Wednesday, July 1, 2015

Another Unique #WineStudio Featured Rosé: Y. Rousseau 2014 Rosé of Tannat

"I don’t follow trend, I make wine of conviction. I make wine I want to enjoy myself." ~ Yannick Rousseau

The final Protocol #WineStudio Rosé series features Yannick Rousseau and his "one of a kind" Rosé of Tannat. Yannick was born in the Gascony region of South-West France and was introduced to wine making at an early age from his grandfather's homemade wine. As an adult he worked at various French wineries before relocating to Napa Valley in 1999 where he interned for Newton Vineyard and consulted at VGS Chateau Potelle Winery. In 2007 he set out to create his own brand, focusing on varietals from his native South-West France; first  with Colombard and then Tannat. Whereas Y. Rousseau Wines base of operation is in Napa, for this rosé he sourced fruit from Saralee’s Vineyard in Sonoma's Russian River Valley. During the tasting, Rousseau mentioned that producing a rosé using Tannat is very challenging - particularly with such a bold, dark grape. He also said his approach with Tannat is different from those produced in Madiran.  He wants his Tannats to be enjoyed early but also to age well.


Y. Rousseau, 2014 Rosé of Tannat Russian River Valley, Sonoma County ($24, 13.5%) - 100% Tannat from Saralee’s Vineyard – Matthew's Station; 75% pressed, 25% saignée; fermented in stainless steel; aged for 5 months on the lees with no stirring. The wine starts with a watermelon aroma moving towards strawberries on the elevated palate, finishes dry and acidic.

Monday, June 29, 2015

Winemaker José Moro Discusses Emilio Moro Winery Ribera del Duero Tinto Fino (Tempranillo)

Through the power of web technology, last week I participated in a presentation by winemaker José Moro of Emilio Moro Winery on Ribera del Duero and a trio of their Tinto Fino (Tempranillo) wines. The video exchange started with Moro discussing the family history of the winery that his Grandfather Emilio Moro Sr. started almost a century ago. He selected the best sites on his land in Pesquera de Duero and grafted a unique clone of Tempranillo called Tinto Fino. This clone had several advantages which included smaller berry size and looser clusters. In 1932, Jose's Father Emilio was born and was the same year that Emilio Sr. planted the Finca Resalso vineyard. José was raised in the vineyard and the winery and in 1987-1988 he and his brother Javier, invested to create the Emilio Moro brand. Since that decision, the winery has received numerous awards and 90+ ratings.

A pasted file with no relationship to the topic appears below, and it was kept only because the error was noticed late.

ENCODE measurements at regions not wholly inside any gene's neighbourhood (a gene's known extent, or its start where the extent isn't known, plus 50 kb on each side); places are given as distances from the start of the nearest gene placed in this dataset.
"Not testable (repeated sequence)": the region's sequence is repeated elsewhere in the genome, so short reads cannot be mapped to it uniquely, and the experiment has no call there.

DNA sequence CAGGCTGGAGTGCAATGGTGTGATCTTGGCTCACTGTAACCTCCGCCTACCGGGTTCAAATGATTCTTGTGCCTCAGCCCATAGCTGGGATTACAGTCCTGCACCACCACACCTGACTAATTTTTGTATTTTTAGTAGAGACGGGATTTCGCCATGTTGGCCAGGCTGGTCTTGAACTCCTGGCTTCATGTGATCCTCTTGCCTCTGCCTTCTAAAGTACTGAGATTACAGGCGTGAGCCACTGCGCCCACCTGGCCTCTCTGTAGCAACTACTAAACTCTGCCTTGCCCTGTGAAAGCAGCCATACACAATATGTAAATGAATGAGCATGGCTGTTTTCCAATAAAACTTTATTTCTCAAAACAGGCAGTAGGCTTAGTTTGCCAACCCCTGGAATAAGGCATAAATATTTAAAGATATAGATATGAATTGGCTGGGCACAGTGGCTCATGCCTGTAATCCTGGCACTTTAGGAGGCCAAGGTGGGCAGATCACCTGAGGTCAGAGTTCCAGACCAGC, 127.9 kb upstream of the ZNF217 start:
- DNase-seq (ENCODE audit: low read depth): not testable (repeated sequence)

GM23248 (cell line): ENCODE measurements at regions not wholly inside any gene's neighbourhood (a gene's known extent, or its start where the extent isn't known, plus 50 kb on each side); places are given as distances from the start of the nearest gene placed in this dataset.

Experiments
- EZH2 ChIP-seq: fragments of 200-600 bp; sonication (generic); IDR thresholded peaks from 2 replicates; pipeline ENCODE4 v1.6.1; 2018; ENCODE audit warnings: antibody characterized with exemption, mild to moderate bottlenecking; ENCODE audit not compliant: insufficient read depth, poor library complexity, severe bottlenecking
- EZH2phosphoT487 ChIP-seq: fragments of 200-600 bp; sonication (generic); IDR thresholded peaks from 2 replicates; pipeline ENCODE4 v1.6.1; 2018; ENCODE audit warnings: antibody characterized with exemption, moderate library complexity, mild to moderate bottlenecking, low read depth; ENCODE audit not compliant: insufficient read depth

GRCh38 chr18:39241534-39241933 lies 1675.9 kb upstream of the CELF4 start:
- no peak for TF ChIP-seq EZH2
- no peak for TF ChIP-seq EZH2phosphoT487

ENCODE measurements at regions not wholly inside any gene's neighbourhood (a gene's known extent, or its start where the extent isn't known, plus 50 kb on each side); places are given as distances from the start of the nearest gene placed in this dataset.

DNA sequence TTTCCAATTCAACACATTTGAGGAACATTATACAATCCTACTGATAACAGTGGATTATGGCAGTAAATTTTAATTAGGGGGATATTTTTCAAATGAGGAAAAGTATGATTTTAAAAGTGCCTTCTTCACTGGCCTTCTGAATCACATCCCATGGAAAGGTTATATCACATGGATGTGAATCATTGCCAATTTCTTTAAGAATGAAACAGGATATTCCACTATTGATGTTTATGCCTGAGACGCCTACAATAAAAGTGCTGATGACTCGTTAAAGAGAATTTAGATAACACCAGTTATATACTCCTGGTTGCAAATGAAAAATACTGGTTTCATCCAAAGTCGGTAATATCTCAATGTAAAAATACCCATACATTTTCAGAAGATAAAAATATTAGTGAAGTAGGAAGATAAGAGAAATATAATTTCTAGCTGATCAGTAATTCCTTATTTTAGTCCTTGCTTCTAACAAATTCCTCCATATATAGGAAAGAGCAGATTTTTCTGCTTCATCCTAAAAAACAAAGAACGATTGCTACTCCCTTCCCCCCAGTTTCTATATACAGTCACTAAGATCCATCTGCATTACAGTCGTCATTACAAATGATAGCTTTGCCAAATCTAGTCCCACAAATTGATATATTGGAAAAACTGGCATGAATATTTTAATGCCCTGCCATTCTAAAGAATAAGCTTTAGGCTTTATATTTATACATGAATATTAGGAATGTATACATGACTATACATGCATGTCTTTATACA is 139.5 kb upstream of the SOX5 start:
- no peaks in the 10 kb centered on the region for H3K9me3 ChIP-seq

José also spent a considerable amount of time during the web meeting discussing Ribera del Duero and the family's vineyards. Today Spain consists of 70 AVAs, but in 1925, Ribera became that country's third. It has a continental climate with long cold winters; hot, dry summers; and a sharp diurnal temperature swing between summer days and nights. Ribera contains three distinct elevation zones starting with the Low Plains (up to 750 meters) leading to the Slopes (750-850m), and ending at the Plateau (850-1,600m). In fact, this Plateau region contains the highest vineyards in Spain. There are also three types of soil spread through these elevation zones. According to José Moro, the chalky soils provide elegance and complexity; the clay soils structure and character; and the stoney soils maturity and sweetness.

We then moved on to sample three wines that were provided to the participants beforehand. Notice how the unique labels honor the family's history.

Finca Resalso 2014 ($14.99, 13.5%) - 100% Tinto Fino (Tempranillo); aged 4 months in 100% French oak barrels.  Even though this wine is named after the vineyard, it is composed of grapes from younger vines (5-12 years old) planted throughout various vineyards and represents all elevations and soil types. The wine starts with ripe dark fruit aromas, some dustiness on the palate integrates with the fresh fruit; solid acids and  easy tannins. Very approachable and quite the value.




Emilio Moro 2012 ($24.99, %) - 100% Tinto Fino (Tempranillo); composed of grapes from a selection of mid-aged vineyards (15 to 25 years) representing their most important soil types. 50% of the grapes were harvested from vines planted in chalk soil, then aged 12 months in French oak; whereas the other 50% was harvested from vines planted in clay soil and then aged 12 months in American oak. Moro noted that the French oak - chalk soil combination provides finesse and the  American oak - clay soil provides more structure. The result is dark fruit - blackberries - more spice and leather on the palate; but silky texture and rich tannins & acids; a solid, complex and enjoyable wine.